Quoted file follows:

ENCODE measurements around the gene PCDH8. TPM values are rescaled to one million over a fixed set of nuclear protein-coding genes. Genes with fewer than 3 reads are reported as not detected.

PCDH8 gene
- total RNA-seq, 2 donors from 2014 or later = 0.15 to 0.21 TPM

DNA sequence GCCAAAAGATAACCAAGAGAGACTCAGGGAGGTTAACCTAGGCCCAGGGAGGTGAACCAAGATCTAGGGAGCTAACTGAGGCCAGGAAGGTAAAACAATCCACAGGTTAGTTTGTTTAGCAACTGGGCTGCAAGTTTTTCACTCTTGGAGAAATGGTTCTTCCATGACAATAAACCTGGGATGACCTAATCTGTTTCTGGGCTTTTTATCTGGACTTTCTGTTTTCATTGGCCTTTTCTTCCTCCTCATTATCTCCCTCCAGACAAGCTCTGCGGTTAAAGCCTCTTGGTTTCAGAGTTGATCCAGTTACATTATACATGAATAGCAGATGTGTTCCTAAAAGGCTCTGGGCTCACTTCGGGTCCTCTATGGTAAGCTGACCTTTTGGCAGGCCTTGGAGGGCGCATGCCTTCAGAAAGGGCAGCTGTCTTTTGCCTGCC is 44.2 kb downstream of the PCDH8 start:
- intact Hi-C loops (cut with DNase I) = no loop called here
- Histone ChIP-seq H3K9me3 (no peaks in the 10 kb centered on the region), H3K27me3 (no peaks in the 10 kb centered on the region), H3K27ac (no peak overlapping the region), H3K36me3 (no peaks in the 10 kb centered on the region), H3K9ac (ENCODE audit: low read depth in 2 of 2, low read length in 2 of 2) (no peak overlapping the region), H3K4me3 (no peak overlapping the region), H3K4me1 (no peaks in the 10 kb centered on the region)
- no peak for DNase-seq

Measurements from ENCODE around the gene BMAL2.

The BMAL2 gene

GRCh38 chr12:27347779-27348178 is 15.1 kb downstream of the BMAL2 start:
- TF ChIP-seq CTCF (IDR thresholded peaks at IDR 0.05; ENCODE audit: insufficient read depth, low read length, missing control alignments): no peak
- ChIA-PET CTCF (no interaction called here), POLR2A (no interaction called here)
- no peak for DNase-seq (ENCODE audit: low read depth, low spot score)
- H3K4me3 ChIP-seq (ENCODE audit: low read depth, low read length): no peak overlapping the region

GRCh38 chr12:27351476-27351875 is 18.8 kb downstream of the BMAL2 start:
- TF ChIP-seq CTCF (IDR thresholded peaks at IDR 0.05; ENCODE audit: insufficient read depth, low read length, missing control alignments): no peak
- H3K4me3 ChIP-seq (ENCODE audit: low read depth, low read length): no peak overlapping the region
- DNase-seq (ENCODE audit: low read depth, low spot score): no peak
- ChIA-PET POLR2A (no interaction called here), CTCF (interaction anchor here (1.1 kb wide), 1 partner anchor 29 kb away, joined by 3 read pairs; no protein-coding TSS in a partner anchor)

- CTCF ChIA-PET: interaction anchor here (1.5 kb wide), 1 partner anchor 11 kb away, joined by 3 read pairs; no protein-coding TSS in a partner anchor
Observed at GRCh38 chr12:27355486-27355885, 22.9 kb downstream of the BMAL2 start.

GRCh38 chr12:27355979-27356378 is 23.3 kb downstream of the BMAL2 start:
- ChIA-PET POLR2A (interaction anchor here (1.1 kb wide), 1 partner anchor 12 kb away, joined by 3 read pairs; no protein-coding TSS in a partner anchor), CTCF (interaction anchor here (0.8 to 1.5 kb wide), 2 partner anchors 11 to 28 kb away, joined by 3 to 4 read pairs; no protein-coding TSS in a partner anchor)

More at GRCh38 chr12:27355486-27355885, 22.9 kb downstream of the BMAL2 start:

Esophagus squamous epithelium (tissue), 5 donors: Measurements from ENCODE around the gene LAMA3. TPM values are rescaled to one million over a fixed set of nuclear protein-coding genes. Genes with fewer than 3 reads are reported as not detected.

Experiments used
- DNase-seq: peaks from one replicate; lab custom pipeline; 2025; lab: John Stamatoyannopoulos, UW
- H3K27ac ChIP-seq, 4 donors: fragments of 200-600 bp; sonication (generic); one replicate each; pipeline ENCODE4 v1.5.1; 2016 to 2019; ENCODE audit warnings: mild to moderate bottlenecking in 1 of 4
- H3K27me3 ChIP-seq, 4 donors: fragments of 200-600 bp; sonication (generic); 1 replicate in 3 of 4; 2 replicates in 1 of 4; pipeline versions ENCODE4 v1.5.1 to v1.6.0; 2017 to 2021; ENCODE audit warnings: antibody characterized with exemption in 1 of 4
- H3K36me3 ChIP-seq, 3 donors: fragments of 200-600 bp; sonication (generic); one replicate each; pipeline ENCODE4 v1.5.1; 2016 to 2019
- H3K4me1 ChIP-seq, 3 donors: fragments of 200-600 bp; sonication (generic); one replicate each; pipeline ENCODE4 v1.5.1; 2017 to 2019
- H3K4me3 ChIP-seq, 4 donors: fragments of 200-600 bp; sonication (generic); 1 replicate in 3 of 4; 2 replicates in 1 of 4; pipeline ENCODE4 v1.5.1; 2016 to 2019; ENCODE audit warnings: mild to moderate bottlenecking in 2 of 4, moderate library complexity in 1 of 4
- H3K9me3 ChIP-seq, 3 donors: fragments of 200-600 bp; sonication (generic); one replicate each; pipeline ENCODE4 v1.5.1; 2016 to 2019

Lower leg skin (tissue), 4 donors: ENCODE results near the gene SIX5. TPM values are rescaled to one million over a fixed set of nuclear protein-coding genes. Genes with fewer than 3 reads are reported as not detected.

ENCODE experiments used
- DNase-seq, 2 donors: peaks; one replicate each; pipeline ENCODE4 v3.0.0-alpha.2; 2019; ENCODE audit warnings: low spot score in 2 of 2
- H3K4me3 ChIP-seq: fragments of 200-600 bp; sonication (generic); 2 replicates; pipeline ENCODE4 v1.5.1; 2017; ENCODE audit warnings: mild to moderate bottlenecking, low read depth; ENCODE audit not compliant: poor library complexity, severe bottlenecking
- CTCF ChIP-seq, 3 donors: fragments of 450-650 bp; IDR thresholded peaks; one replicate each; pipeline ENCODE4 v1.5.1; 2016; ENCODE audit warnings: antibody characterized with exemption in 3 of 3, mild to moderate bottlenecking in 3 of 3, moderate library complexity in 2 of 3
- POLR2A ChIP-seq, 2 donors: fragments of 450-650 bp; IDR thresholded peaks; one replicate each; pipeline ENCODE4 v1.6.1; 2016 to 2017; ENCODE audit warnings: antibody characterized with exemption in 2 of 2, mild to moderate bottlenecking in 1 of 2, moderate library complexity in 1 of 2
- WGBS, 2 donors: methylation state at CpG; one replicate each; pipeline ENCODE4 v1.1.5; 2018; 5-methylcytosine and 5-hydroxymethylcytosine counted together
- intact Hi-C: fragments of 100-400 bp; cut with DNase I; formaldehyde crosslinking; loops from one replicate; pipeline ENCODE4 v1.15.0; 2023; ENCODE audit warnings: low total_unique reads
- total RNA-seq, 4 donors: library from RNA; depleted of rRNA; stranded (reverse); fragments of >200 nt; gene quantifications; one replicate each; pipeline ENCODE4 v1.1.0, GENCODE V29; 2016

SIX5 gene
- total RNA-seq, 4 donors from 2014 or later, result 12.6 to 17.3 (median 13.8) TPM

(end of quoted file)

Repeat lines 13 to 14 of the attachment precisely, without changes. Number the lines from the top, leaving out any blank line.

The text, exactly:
- no peak for DNase-seq (ENCODE audit: low read depth, low spot score)
- H3K4me3 ChIP-seq (ENCODE audit: low read depth, low read length): no peak overlapping the region